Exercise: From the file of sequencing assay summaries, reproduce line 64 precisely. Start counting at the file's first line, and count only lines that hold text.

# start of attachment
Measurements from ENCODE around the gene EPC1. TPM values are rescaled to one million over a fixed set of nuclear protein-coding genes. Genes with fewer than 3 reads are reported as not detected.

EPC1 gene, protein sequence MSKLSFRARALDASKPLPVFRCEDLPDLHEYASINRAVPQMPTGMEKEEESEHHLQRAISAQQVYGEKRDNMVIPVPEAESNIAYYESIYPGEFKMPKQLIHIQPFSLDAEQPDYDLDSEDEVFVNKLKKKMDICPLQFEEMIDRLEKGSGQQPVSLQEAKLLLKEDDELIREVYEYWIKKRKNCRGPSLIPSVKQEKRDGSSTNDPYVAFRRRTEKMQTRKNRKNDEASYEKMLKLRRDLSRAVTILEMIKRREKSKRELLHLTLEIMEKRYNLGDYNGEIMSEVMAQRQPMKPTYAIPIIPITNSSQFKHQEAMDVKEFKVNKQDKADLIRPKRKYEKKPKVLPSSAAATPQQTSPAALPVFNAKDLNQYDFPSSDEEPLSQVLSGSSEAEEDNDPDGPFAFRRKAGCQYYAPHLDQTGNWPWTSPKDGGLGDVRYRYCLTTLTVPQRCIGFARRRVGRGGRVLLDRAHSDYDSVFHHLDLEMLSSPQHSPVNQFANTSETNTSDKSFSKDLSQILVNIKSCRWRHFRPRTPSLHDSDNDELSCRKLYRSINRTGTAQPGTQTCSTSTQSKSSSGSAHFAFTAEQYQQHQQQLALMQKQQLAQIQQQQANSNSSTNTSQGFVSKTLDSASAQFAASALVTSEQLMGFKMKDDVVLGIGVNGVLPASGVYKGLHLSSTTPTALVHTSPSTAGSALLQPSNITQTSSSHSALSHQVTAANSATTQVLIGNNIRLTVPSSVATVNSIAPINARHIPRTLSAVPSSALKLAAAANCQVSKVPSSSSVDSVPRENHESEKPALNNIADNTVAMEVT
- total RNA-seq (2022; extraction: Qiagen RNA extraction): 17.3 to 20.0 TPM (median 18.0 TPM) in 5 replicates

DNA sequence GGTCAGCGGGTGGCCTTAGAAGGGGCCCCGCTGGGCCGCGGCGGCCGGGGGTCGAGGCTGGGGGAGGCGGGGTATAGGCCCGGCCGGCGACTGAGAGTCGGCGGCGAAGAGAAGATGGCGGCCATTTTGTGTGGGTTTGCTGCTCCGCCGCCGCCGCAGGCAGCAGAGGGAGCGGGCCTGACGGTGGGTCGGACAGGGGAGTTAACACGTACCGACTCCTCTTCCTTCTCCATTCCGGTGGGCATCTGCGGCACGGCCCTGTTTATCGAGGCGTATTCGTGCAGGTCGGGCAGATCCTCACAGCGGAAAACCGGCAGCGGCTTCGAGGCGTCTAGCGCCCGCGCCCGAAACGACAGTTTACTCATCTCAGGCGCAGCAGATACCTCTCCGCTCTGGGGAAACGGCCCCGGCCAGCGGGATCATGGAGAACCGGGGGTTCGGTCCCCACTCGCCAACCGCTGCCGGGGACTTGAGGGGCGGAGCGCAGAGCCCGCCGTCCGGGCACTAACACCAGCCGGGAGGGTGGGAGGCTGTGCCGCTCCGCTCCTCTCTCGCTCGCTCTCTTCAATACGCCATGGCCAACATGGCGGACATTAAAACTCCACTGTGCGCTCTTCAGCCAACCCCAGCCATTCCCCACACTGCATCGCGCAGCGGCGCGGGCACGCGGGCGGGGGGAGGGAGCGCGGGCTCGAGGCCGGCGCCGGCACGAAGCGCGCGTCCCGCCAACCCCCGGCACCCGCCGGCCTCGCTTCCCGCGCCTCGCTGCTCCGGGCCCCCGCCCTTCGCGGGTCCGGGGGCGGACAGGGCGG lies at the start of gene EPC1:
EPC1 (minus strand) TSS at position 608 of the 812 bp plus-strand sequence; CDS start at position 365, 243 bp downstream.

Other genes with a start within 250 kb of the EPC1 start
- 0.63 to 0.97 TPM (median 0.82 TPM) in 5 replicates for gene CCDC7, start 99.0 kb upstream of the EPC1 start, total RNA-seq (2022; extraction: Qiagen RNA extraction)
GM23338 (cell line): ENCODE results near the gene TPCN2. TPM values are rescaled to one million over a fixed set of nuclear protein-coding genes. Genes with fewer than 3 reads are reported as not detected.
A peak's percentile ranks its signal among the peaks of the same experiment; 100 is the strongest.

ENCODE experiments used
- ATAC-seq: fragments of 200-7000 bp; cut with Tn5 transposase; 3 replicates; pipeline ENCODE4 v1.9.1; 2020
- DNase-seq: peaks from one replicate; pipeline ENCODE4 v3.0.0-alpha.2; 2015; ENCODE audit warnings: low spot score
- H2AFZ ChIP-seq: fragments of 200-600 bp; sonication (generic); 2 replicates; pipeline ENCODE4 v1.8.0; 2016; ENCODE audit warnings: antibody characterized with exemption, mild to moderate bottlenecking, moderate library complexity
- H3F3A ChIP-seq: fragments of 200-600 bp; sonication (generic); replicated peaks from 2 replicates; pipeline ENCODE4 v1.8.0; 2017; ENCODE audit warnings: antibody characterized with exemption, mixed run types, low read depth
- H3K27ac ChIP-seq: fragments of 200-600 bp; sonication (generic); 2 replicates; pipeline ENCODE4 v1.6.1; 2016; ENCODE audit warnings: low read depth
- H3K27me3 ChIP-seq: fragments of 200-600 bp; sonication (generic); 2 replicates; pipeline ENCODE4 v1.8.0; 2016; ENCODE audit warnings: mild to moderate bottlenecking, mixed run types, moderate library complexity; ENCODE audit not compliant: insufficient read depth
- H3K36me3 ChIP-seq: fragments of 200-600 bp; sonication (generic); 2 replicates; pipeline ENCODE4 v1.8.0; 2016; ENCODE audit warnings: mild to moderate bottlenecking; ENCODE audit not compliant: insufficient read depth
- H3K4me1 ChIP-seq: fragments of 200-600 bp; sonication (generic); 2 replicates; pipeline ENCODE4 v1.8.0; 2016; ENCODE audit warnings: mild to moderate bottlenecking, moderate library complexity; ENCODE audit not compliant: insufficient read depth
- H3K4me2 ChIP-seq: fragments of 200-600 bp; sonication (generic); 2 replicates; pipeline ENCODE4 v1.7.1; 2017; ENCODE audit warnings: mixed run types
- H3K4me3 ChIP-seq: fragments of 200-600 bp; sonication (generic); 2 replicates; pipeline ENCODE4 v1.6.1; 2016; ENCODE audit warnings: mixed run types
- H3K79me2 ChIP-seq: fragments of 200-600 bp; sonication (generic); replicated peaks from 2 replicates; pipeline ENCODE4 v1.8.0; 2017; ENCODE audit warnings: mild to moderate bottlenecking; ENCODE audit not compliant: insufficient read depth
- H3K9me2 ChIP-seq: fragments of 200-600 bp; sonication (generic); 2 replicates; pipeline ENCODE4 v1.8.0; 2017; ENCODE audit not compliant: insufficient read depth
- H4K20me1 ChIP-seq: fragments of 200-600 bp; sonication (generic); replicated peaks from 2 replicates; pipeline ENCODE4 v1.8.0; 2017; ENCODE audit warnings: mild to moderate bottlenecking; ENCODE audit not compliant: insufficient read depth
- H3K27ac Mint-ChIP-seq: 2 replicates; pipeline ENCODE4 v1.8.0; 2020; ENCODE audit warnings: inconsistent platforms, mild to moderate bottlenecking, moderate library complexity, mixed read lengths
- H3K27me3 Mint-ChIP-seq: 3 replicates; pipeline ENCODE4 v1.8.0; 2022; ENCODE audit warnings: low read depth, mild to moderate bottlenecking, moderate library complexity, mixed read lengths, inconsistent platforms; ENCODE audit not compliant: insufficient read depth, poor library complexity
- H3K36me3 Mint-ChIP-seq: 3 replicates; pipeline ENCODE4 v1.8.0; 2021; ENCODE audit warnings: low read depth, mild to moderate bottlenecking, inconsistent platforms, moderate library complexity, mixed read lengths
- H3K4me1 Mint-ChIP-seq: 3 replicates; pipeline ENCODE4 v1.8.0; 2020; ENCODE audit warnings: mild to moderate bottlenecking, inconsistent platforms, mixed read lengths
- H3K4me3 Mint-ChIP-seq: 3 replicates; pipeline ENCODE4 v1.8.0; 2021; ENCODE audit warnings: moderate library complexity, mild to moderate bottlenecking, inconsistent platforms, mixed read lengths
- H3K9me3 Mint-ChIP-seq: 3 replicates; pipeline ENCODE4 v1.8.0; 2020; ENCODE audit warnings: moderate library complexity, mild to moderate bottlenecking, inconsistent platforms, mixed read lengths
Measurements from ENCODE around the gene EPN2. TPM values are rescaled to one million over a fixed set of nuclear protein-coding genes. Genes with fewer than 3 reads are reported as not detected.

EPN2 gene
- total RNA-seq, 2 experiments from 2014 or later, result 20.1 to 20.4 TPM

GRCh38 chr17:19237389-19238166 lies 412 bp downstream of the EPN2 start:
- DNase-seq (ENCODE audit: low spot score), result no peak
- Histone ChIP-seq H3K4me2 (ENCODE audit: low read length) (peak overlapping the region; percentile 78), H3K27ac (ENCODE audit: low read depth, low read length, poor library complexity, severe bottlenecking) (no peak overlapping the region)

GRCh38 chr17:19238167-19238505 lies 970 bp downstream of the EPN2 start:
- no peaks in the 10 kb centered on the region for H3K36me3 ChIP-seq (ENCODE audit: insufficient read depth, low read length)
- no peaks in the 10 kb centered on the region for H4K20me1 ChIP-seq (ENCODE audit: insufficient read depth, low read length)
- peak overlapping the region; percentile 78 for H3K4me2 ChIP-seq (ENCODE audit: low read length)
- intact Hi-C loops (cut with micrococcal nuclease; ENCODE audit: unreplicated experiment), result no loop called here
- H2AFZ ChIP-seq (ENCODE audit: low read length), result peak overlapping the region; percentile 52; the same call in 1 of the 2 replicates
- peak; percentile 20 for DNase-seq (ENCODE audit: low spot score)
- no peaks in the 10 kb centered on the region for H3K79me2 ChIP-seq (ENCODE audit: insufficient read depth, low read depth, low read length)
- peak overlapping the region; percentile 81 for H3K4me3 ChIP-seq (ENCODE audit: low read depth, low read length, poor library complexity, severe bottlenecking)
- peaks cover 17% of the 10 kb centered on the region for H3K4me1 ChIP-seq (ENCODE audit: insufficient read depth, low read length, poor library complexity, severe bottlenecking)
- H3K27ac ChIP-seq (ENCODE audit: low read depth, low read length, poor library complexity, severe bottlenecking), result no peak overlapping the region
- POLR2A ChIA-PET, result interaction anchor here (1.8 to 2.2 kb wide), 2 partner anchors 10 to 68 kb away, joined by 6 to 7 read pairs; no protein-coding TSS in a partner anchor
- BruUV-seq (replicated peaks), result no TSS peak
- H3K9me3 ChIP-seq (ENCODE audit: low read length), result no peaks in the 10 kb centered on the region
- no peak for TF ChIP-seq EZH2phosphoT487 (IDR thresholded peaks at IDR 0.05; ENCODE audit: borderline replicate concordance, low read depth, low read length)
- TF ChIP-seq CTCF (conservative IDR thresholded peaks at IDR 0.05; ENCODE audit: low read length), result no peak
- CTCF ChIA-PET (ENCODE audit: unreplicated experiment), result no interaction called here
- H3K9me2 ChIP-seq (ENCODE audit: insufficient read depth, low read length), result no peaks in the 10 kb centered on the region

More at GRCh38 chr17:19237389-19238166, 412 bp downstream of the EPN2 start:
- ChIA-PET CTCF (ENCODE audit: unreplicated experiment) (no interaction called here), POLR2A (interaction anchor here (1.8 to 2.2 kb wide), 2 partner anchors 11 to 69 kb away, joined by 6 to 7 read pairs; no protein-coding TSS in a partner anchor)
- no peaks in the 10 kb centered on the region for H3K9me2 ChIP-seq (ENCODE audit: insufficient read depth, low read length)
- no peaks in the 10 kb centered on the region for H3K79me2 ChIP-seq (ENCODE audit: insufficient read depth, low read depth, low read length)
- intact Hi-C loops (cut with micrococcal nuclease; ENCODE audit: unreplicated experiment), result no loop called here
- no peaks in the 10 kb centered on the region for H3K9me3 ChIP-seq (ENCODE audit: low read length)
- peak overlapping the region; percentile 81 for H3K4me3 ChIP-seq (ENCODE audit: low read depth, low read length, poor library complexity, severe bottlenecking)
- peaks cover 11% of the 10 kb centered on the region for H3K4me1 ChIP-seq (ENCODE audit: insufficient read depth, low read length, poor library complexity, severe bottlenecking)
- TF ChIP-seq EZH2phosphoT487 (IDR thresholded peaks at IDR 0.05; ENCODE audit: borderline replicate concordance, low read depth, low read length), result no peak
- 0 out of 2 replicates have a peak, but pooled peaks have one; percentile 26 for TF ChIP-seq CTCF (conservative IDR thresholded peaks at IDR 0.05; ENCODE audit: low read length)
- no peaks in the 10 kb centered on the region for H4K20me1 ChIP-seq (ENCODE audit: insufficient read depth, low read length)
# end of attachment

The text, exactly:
- no peaks in the 10 kb centered on the region for H4K20me1 ChIP-seq (ENCODE audit: insufficient read depth, low read length)